Read the complete story at EdSource. 

'My World Was Burning': The North Bay Fires and What Went Wrong

By Sukey Lewis, Marisa Lagos and Lisa Pickoff-White, KQED News Fix/The California Report

Napa County Fire Chief Barry Biermann wasn’t scheduled to work until Monday morning, but he decided to head in Sunday, Oct. 8, just in case.

He knew that conditions in Napa’s wine country, known for its Mediterranean climate and valleys of vineyards, were ripe for a fire: There was a high wind advisory, it was an unusually warm day, and there was plenty of dried-out brush and grass that late in the year.

Read the complete story at KQED News Fix/The California Report.

Coming to Mission Bay: New Homes for Unhoused Veterans and Low-Income Families

By Liza Veale, KALW/Crosscurrents

San Francisco recently began construction on a housing development in Mission Bay, a complex that will house 62 homeless veterans and 59 low-income families.

Inclement weather one last week did not stop housing leaders from gathering under a muddy tent to celebrate.

“Thanks for coming out in the rain,” said Michael Blecker of Swords to Plowshares, the veterans' services organization. “And, of course the folks who will be living here will be out of the rain.”

Read the complete story at KALW/Crosscurrents.

Protesters Surround the San Francisco Immigration and Customs Enforcement Office After Immigration Arrests

By Farida Jhabvala Romero, KQED New Fix

More than 200 protesters surrounded the offices of U.S. Immigration and Customs Enforcement in downtown San Francisco Wednesday and closed the area to traffic, after the federal agency arrested more than 150 people in Northern and Central California this week.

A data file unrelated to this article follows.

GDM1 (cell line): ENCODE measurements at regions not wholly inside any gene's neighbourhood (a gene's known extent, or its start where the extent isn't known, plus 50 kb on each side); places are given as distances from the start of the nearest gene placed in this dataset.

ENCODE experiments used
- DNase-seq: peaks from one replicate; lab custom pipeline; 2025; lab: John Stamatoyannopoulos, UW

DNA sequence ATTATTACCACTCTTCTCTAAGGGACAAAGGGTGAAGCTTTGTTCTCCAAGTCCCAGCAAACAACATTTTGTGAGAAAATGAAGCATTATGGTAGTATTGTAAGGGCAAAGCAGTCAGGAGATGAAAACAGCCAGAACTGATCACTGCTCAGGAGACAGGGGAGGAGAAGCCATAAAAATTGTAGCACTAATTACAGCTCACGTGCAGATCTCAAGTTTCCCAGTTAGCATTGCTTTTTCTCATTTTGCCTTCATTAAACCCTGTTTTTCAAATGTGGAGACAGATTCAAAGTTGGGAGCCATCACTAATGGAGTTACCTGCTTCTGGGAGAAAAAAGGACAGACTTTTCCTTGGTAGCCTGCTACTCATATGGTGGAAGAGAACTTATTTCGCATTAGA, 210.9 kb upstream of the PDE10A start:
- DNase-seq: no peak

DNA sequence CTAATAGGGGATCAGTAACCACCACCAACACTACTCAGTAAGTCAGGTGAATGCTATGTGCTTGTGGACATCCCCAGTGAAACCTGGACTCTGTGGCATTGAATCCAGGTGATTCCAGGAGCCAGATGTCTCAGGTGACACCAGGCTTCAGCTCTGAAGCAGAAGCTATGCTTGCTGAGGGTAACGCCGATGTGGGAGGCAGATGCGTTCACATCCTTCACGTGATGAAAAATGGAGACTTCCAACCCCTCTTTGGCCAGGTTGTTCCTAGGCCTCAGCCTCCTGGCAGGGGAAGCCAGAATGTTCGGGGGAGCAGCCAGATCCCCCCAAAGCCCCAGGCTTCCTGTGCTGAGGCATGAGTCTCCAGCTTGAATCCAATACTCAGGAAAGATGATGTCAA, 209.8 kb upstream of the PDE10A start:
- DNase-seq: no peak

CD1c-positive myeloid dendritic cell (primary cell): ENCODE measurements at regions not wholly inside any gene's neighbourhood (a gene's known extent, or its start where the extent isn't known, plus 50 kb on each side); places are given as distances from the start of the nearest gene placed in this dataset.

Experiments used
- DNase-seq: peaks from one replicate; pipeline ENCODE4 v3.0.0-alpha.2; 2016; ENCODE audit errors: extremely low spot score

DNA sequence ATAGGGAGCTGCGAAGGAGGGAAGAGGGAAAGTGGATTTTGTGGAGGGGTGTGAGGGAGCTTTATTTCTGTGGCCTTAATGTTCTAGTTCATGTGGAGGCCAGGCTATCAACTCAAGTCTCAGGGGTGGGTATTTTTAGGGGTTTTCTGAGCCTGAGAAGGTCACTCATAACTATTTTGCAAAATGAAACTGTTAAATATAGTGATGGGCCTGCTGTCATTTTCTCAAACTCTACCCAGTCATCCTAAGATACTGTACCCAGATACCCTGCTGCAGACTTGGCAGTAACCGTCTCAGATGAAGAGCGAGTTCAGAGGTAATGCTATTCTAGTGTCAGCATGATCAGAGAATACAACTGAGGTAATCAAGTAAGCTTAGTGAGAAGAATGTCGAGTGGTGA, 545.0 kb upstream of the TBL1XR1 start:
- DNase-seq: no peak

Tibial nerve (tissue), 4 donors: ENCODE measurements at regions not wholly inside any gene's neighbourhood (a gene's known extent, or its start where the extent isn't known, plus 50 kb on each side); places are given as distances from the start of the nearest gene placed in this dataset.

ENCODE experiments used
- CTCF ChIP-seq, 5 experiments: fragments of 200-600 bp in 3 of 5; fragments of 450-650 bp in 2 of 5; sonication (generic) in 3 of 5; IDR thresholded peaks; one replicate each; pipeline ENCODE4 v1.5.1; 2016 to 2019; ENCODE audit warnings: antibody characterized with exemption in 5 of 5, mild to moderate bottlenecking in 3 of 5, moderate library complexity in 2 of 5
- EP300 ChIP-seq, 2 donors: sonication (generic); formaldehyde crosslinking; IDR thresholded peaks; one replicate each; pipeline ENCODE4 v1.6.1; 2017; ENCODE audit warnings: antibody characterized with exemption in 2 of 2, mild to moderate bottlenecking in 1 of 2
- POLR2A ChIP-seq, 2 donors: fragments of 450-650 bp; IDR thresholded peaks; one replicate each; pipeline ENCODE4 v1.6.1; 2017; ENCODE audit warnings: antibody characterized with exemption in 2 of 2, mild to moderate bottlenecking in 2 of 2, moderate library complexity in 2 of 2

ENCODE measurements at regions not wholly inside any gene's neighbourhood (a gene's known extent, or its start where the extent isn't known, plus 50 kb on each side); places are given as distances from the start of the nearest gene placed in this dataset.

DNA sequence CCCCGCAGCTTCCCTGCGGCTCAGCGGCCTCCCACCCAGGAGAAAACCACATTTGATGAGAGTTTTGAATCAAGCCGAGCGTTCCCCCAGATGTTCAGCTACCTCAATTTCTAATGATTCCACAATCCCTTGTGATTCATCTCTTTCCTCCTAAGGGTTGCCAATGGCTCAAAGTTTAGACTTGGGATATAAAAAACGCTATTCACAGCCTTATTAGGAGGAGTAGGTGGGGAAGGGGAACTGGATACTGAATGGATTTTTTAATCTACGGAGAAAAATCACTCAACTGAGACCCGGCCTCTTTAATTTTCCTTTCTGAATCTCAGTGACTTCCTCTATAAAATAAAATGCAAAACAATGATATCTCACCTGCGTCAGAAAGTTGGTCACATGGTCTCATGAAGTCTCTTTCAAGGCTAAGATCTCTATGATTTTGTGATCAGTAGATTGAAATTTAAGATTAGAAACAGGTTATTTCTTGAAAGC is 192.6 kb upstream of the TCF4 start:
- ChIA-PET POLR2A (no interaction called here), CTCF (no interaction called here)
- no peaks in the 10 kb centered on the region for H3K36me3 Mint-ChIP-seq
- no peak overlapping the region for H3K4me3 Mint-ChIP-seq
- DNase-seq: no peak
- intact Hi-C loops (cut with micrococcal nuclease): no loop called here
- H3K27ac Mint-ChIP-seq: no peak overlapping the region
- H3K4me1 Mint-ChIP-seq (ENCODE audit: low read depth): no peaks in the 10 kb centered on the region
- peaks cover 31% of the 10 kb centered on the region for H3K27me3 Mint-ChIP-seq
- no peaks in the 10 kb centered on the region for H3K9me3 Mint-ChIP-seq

About half of the immigrants arrested since Sunday have criminal backgrounds, according to an agency statement, which said the agency is targeting people it considers a threat to public safety. But protesters denounced the operation as a move that terrorizes communities and separates families.

Read the complete story at KQED New Fix.

Unions Prepare to Lose in the Courthouse and Strike Back in the Statehouse

By Laurel Rosenhall, CALmatters

The U.S. Supreme Court has yet to weigh in on a high-profile case that could slash the power of public-employee unions. But California labor leaders are already planning to push for new state laws to blunt the impact of an unfavorable ruling.

The case argued before the court Monday, Janus v. American Federation of State, County and Municipal Employees, challenges whether public-employee unions can collect fees from workers who choose not to join the union. California is one of several states that allow unions to collect so-called fair share fees from workers who benefit from services such as contract negotiations but don’t want to pay for their union’s political activity.

Read the complete story at CALmatters.

Push to Arm Teachers in California Would Face Major Hurdles

By Louis Freedberg, EdSource

Were California to try to implement anything remotely along the lines of what President Trump has proposed for arming teachers to prevent firearm massacres in schools, the state would have a massive and expensive undertaking on its hands.

It would also almost certainly require significant legislative changes, because if anything California has been moving in just the opposite direction in its attempts to keep dangerous firearms off school campuses and out of the hands of school personnel.

Read the complete story at EdSource.